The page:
- Exercise regularly – aim to do at least 150 minutes of moderate-intensity activity, such as walking or cycling, a week. All types of exercise can help improve NAFLD, even if you don’t lose weight.
- Stop smoking – if you smoke, stopping can help reduce your risk of problems such as heart attacks and strokes.
It is important that your diet maximizes the capacity of the body to detoxify. The liver is involved in everything that the human body eats and drinks.
By eating cruciferous vegetables, you help activate the liver’s cytochrome P450 detoxification chain. Are you getting enough cruciferous vegetables in your diet?
The cruciferous vegetables are unique because they are rich in sulfur containing compounds called glucosinolates, which support detoxification and indole-3-carbinol. They highly reduce the risk of breast, colon, and lung cancer.
The brussel sprouts could even stimulate the liver’s Phase II enzymes. The family of the cruciferous vegetable includes broccoli, cauliflower, kale, radish, arugula, bok choy, horseradish, rutabaga, cabbage, turnips, watercress, collard greens, wasabi, and brussel sprouts.
The cruciferous vegetables are rich in nutrients, carotenoids, carotene, lutein, zeaxanthin, Vitamin C, Vitamin E, Vitamin K, folate, and minerals. They are also a good source of fiber.
The cruciferous vegetables contain the sulfur containing glucosinolates, which is responsible for the biologically active compounds indoles, nitriles, thiocyanates, and isothiocyanates. These compounds demonstrate anticancer effects, such as deactivating carcinogens and protecting the cells from DNA damage. They also inhibit tumor blood vessel formation.
Research suggests that this happens because glucosinolates stimulate what are known as Phase II enzymes, the body’s natural antioxidant system. In essence, glucosinolates trigger the liver to produce detoxifying enzymes that block free-radical attack on your DNA. It has also been reported that glucosinolates:
- Are anti-inflammatory
- Contain antibacterial and antiviral properties
- Inactivate carcinogens
- Reprogram cancer cells to die-off
- Prevent tumor formation and metastasis
Glucosinolates act as natural pesticides in plant cells and, when they are consumed by humans, are utilized for DNA repair and help prevent cancer by slowing cancer cell growth.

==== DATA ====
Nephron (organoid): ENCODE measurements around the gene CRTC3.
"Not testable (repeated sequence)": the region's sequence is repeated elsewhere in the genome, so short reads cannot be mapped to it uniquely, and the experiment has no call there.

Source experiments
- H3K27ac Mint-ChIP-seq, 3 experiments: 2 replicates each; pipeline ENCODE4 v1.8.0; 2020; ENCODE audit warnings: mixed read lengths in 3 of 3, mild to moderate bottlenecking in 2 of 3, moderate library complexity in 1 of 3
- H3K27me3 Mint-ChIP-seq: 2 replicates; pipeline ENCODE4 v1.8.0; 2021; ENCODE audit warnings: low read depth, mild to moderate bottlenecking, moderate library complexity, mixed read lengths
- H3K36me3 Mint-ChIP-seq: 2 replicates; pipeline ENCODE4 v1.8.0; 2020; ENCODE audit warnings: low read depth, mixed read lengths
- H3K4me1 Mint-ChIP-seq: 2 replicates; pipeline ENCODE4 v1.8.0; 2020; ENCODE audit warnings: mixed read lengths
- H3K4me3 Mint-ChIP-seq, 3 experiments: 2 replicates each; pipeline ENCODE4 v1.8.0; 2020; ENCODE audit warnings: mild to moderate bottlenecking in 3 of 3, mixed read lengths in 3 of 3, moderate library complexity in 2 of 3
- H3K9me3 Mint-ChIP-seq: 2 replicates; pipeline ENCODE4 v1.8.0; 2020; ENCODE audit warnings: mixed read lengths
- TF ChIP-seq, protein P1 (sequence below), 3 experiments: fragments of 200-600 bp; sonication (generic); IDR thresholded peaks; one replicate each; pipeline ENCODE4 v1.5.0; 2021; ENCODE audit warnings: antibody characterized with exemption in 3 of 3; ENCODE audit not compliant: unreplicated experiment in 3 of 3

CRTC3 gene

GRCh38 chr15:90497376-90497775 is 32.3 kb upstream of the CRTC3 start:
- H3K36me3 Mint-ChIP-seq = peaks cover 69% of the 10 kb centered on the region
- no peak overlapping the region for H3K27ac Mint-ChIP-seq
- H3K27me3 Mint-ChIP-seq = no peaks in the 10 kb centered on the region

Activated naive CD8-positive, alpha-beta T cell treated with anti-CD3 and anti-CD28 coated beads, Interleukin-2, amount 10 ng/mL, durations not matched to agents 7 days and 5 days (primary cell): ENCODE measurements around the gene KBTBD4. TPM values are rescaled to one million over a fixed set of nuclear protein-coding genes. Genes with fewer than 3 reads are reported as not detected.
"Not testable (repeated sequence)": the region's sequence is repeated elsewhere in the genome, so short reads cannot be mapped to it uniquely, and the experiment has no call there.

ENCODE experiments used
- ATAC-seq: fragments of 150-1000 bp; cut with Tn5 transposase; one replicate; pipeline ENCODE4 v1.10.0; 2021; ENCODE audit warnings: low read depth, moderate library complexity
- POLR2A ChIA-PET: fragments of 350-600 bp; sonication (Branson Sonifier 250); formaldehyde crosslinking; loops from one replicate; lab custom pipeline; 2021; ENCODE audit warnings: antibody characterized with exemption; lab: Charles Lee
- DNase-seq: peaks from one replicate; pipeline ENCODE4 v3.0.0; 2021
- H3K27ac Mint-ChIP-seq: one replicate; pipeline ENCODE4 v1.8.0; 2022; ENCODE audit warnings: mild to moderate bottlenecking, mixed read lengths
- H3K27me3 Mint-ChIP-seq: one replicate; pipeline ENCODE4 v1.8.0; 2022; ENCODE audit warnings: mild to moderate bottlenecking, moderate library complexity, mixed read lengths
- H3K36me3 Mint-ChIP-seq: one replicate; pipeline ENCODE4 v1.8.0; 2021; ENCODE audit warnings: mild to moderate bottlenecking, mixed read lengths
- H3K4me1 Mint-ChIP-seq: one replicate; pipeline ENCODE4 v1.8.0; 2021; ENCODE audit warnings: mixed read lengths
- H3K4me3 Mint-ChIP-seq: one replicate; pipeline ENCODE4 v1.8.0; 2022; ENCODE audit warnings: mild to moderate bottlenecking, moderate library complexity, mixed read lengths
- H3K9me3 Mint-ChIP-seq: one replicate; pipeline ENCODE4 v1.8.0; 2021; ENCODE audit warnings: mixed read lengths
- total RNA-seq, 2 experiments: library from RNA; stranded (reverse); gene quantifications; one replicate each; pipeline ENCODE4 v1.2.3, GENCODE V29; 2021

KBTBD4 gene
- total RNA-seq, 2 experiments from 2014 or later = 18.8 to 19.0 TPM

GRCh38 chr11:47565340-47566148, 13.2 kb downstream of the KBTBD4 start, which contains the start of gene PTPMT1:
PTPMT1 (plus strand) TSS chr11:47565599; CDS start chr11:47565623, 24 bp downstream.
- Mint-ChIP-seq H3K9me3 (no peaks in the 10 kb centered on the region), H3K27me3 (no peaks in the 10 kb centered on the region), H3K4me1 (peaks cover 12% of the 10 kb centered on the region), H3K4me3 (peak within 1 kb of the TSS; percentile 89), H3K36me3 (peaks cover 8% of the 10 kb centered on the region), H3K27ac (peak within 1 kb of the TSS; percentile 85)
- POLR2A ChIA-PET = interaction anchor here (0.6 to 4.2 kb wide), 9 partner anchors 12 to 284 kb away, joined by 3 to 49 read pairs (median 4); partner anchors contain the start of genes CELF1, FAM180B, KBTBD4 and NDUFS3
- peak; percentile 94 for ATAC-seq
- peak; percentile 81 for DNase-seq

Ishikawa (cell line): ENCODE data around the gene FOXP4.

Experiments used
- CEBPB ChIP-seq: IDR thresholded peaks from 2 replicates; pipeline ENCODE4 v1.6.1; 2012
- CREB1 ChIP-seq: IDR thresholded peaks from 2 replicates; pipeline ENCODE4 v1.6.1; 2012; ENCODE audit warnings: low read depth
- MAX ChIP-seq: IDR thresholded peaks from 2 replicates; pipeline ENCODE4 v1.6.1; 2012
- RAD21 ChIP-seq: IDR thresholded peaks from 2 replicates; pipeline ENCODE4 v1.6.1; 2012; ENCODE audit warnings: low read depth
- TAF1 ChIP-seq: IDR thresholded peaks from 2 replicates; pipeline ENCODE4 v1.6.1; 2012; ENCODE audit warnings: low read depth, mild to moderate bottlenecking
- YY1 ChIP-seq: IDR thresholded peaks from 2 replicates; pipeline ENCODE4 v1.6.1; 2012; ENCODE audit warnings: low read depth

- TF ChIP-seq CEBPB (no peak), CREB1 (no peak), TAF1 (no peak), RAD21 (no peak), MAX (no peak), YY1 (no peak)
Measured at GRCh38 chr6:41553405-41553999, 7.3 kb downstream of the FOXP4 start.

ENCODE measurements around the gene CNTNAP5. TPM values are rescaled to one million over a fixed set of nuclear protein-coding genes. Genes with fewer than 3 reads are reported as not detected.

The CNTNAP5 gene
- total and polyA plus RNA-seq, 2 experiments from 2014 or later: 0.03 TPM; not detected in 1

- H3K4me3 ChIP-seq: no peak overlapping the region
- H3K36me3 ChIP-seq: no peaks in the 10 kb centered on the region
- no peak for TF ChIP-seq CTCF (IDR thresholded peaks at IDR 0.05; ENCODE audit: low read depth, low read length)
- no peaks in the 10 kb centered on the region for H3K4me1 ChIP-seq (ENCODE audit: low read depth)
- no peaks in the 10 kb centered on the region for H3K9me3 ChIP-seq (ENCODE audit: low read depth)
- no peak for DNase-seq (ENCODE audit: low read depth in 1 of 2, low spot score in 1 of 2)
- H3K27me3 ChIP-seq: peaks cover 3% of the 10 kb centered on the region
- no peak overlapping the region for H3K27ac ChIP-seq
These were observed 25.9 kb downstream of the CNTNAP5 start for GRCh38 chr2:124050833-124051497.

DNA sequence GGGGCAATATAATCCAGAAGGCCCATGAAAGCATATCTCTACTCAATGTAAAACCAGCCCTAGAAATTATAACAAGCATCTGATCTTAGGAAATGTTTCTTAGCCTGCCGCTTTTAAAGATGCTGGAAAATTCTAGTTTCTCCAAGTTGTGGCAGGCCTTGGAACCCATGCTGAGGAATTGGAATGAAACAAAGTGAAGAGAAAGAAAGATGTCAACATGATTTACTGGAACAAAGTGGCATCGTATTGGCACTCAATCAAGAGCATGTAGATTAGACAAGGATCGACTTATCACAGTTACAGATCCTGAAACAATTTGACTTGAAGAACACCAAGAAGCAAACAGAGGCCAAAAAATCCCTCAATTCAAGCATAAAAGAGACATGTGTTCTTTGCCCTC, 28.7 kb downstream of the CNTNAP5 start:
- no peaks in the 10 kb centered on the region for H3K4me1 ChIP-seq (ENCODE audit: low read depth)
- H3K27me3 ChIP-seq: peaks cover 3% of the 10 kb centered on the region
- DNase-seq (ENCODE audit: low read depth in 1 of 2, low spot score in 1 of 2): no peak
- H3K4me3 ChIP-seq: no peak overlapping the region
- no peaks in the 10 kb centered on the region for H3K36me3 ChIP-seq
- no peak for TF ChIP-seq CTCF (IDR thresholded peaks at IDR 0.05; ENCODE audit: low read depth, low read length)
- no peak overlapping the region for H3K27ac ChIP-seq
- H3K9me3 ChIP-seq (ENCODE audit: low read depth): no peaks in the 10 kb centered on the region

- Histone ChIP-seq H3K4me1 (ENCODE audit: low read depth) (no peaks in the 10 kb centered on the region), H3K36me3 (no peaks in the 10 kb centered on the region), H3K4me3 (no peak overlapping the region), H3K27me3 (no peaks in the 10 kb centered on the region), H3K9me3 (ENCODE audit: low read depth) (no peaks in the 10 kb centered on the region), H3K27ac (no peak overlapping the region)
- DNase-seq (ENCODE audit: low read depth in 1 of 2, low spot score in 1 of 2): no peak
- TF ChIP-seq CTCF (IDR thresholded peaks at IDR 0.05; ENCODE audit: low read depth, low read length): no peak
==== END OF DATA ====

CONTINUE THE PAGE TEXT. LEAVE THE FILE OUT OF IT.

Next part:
According to Jon Michnovicz, MD, PhD, the President of the Foundation for Preventive Oncology, Inc., “Studies have shown that if you make cabbage into a paste and rub in on the backs of laboratory animals, you can prevent tumors from developing.”
One hundred calories worth of cruciferous vegetables (about 5 to 6% of a daily diet) provide about 25 to 40% of your daily fiber requirement. The cruciferous vegetables are an incredible bargain when it comes to fiber.
Two additional macronutrients, proteins and fats, also deserve special mention with respect to recent research on cruciferous vegetables. Cruciferous vegetables can contribute a surprising amount of protein to the diet, which is over 25% of the daily value in 3 cups, and at a very low calorie cost.
Cruciferous vegetables have it all: vitamins, fiber, and disease fighting phytochemicals. Lab studies show that sulforaphane, which is one of the phytochemicals found in cruciferous vegetables, can stimulate enzymes in the body that detoxify carcinogens before they damage cells.
Important: Eating raw cruciferous vegetables actually suppresses your thyroid’s hormone production, creating fatigue, coldness in your body and a slowing of your metabolism. When eating cruciferous vegetables, it is important to cook them to avoid the thyroid suppressing properties.
Vegetables should be a key staple in your diet – 80% of what you eat overall. Adult women should eat about 2.5 cups of vegetables per day, while adult men should eat about 3 cups. Your total vegetable intake doesn’t have to come from cruciferous vegetables, but they should be incorporated daily for maximum health benefits.
Erickson, S. K. (2009). Nonalcoholic fatty liver disease. Retrieved from http://www.ncbi.nlm.nih.gov/pmc/articles/PMC2674744/
Mayo Clinic. Nonalchoholic fatty liver disease.
Sterling, M. (1999). Can cirrhosis be prevented? Chiro.
WebMD. Hepatitis health center.